'The real issue is still whether our representation of what Christianity requires is consistent with the Word of God, is it not? If it is, then surely it is a small matter to sacrifice a little worldly comfort and prosperity during the short span of our existence in this life in order to secure a crown of eternal glory and the enjoyment of those pleasures that are at God's right hand forevermore... our blessed Saviour warned us that it would often be required of us to make such a sacrifice. He exhorted us therefore to have a loose grip on all worldly possessions and enjoyments.' (18)
I cannot help but imagine that when faced with threats to his life, loss of friendships and the battle that lay before him, he took comfort in knowing that his sacrifice would be rewarded after this life. Matthew 25 includes a parable whereby God rewards those who responded to the needs of oppressed people. Verse 40 states: 'The king will reply, "Truly I tell you, whatever you did for one of the least of these brothers and sisters of mine, you did for me."'
Wilberforce acted to save those oppressed by slavery as an act of service to God, following his calling. He wrote, 'If indeed, real Christianity should come to prevail, the world would become a better place of general peace, prosperity and joy.' (19) This gives great insight into the driving force behind Wilberforce's political life, and the challenge remains today; as Christian medics who care for our colleagues and patients, do we really believe Christianity can be a positive influence on our world? Is this demonstrated through our actions and relationships? Wilberforce exhibited patience, commitment and dedication despite all costs but aware of his calling, purpose and eternal reward. It took him to the point of death to see the result. Are we focused enough to be the people God wants us to be, and to fulfil that which is asked of us?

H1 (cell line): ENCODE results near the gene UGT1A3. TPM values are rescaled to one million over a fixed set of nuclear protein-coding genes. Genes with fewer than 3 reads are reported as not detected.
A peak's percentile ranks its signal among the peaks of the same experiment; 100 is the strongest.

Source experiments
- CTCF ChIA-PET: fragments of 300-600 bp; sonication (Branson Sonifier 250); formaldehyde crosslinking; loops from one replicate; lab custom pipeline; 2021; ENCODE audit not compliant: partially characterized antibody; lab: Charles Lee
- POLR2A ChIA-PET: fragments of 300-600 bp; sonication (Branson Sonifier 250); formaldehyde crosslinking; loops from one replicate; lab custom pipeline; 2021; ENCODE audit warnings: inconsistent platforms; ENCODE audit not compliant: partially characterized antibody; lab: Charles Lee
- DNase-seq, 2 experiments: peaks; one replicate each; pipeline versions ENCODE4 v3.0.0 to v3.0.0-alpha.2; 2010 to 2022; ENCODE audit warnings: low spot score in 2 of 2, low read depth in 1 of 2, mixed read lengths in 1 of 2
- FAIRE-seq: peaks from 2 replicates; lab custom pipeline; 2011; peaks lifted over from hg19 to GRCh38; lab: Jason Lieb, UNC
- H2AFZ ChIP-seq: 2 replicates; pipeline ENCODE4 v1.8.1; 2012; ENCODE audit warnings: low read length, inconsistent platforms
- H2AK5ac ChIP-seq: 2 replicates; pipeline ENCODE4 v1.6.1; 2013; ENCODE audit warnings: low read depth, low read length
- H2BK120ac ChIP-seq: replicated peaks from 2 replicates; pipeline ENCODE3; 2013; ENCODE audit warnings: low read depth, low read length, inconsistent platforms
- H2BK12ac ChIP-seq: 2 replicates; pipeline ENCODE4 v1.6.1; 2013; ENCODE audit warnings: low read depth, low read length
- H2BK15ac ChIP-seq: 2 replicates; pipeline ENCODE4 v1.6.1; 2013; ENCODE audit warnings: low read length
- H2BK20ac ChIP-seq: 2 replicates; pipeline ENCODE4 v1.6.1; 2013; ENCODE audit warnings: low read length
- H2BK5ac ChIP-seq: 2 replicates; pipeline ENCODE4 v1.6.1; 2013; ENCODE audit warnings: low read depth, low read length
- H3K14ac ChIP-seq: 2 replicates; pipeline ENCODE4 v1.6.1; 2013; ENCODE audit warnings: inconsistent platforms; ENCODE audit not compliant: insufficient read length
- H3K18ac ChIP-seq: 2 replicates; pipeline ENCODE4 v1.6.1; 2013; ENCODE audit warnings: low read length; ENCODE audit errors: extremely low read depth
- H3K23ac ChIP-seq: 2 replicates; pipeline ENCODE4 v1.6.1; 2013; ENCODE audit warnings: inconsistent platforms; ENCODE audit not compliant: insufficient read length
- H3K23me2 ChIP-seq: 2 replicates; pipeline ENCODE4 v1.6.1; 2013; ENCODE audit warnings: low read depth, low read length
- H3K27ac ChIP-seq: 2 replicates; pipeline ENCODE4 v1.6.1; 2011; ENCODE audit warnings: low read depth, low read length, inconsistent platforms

We may not all be politicians like Wilberforce, but as medics we are well placed to protect some of the vulnerable of society. Whether a daily demonstration of integrity and compassion, or a calling to deal with a specific issue in society today, such as human trafficking, what is it that you or I can do?
- 24 August 1759 - Birth of William Wilberforce
- 1780 - William Wilberforce elected as MP for Hull
- 24 February 1807 - Parliament votes to abolish the slave trade
- 26 July 1833 - Parliament votes to abolish slavery
- 29 July 1833 - Death of William Wilberforce